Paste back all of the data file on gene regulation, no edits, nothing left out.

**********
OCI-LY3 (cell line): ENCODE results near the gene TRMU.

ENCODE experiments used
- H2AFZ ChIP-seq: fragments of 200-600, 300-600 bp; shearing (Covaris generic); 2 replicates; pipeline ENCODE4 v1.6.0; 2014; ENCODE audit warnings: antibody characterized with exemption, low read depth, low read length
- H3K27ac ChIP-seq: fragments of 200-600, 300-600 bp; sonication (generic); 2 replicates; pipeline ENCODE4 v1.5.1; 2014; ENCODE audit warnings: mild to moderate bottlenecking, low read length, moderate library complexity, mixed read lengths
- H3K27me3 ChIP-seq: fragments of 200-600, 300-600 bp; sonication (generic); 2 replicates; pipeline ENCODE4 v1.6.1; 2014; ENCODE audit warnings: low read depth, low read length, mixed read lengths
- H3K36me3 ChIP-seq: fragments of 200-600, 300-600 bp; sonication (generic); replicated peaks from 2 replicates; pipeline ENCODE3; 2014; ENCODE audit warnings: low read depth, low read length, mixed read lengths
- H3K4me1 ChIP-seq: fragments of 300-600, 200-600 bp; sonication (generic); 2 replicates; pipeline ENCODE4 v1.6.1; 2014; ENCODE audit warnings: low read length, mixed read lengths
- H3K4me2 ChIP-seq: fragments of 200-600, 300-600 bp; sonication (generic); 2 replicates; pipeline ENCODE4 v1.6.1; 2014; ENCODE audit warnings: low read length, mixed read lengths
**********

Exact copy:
OCI-LY3 (cell line): ENCODE results near the gene TRMU.

ENCODE experiments used
- H2AFZ ChIP-seq: fragments of 200-600, 300-600 bp; shearing (Covaris generic); 2 replicates; pipeline ENCODE4 v1.6.0; 2014; ENCODE audit warnings: antibody characterized with exemption, low read depth, low read length
- H3K27ac ChIP-seq: fragments of 200-600, 300-600 bp; sonication (generic); 2 replicates; pipeline ENCODE4 v1.5.1; 2014; ENCODE audit warnings: mild to moderate bottlenecking, low read length, moderate library complexity, mixed read lengths
- H3K27me3 ChIP-seq: fragments of 200-600, 300-600 bp; sonication (generic); 2 replicates; pipeline ENCODE4 v1.6.1; 2014; ENCODE audit warnings: low read depth, low read length, mixed read lengths
- H3K36me3 ChIP-seq: fragments of 200-600, 300-600 bp; sonication (generic); replicated peaks from 2 replicates; pipeline ENCODE3; 2014; ENCODE audit warnings: low read depth, low read length, mixed read lengths
- H3K4me1 ChIP-seq: fragments of 300-600, 200-600 bp; sonication (generic); 2 replicates; pipeline ENCODE4 v1.6.1; 2014; ENCODE audit warnings: low read length, mixed read lengths
- H3K4me2 ChIP-seq: fragments of 200-600, 300-600 bp; sonication (generic); 2 replicates; pipeline ENCODE4 v1.6.1; 2014; ENCODE audit warnings: low read length, mixed read lengths